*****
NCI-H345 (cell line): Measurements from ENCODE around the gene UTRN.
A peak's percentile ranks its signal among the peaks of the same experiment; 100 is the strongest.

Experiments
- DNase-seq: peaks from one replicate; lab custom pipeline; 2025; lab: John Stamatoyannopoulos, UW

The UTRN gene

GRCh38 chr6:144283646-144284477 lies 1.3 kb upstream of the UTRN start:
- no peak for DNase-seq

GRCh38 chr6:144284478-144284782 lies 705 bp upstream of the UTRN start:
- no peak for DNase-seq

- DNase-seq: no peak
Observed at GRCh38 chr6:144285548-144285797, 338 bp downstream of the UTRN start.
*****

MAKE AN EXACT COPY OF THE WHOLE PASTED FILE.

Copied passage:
NCI-H345 (cell line): Measurements from ENCODE around the gene UTRN.
A peak's percentile ranks its signal among the peaks of the same experiment; 100 is the strongest.

Experiments
- DNase-seq: peaks from one replicate; lab custom pipeline; 2025; lab: John Stamatoyannopoulos, UW

The UTRN gene

GRCh38 chr6:144283646-144284477 lies 1.3 kb upstream of the UTRN start:
- no peak for DNase-seq

GRCh38 chr6:144284478-144284782 lies 705 bp upstream of the UTRN start:
- no peak for DNase-seq

- DNase-seq: no peak
Observed at GRCh38 chr6:144285548-144285797, 338 bp downstream of the UTRN start.